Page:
Matthew Siderhurst, assistant professor of chemistry at EMU
How non-native insects can be introduced into habitats and sometimes become serious pests is the subject of the next Suter Science Center seminar at EMU.
Matthew Siderhurst, an assistant professor of chemistry at EMU, will speak on the topic, “The Smells of Invasion: Chemical Ecology of Invasive Insects in Hawaii,” 4 p.m. Monday, Nov. 12 in room 104 of the Suter Science Center.
Dr. Siderhurst, who joined the EMU faculty in 2006, has done major study on the ecosystems of Hawaii and the impact of non-native insects on the people and agricultural areas there.
He will describe his research and efforts to develop tools for invasion prevention and control strategies, improve early detection of new invaders and track established invaders.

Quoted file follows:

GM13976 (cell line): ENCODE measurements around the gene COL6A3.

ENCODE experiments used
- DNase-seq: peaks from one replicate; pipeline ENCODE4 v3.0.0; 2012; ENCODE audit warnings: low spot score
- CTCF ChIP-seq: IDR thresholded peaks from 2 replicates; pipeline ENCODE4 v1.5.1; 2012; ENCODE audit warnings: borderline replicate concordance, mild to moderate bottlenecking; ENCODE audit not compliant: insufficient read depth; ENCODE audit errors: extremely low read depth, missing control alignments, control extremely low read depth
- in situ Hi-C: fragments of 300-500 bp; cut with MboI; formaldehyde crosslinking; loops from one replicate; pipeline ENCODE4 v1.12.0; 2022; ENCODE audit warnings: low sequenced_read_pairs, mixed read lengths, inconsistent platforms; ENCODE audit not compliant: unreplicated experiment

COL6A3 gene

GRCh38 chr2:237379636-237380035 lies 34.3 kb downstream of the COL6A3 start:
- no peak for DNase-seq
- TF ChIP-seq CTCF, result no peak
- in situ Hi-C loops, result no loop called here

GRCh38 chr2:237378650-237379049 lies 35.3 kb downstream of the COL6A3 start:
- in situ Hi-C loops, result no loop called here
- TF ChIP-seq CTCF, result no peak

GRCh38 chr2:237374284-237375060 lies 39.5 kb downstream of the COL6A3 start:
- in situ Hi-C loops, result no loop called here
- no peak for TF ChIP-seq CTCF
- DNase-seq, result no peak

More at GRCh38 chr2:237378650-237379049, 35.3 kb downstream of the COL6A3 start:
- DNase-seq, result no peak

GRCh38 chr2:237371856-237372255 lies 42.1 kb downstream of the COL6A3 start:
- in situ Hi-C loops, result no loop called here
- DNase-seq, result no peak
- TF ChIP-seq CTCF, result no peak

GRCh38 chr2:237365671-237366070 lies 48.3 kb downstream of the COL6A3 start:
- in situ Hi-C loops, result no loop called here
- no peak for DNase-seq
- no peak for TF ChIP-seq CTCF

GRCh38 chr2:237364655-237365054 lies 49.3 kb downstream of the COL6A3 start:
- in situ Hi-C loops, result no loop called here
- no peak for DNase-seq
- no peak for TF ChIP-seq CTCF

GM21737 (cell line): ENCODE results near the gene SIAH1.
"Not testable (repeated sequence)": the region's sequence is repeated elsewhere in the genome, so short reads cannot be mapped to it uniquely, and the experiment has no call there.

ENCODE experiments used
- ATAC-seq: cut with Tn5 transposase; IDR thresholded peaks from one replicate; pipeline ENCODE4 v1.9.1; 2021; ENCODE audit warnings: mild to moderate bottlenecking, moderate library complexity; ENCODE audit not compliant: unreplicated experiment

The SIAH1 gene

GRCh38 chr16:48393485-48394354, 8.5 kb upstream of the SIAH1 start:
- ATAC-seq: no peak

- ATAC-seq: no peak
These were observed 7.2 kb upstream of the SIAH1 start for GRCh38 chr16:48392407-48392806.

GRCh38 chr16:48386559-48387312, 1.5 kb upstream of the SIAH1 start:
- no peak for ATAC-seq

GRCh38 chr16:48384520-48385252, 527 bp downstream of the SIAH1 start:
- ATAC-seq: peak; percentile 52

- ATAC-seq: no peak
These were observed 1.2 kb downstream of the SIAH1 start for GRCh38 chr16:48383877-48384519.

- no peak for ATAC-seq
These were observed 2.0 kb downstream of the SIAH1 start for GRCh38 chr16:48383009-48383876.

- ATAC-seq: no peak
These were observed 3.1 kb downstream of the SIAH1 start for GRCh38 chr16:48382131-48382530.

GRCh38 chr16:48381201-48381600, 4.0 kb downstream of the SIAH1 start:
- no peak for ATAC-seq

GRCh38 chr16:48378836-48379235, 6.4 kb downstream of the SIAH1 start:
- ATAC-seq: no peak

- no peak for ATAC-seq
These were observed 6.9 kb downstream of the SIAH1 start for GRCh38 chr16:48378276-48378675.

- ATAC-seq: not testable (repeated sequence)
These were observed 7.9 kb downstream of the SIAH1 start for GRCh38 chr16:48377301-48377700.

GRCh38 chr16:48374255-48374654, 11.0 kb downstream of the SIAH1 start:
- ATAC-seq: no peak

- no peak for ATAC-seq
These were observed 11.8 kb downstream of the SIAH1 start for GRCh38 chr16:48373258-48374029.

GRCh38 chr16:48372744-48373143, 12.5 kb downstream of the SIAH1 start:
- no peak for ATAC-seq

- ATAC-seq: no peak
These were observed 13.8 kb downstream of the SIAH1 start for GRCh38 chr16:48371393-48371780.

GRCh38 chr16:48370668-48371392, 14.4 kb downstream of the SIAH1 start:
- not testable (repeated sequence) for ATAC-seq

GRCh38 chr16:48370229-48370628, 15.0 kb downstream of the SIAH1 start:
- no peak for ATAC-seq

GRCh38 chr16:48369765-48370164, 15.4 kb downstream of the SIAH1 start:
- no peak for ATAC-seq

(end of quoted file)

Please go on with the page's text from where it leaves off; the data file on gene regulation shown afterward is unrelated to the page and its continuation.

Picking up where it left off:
Damage in Billions
“Damage, losses and control costs from non-native insects are estimated at $20 billion annually, along with the displacement and destruction of native species,” Siderhurst said, noting that “invasive species are the single greatest threat to Hawaii’s economy and natural environment and to the health and lifestyle of the people there.”
Refreshments will be served 15 minutes prior to the presentation. Admission to the program is free.
For more information, contact Dr. Roman J. Miller, 540-432-4412; e-mail email@example.com.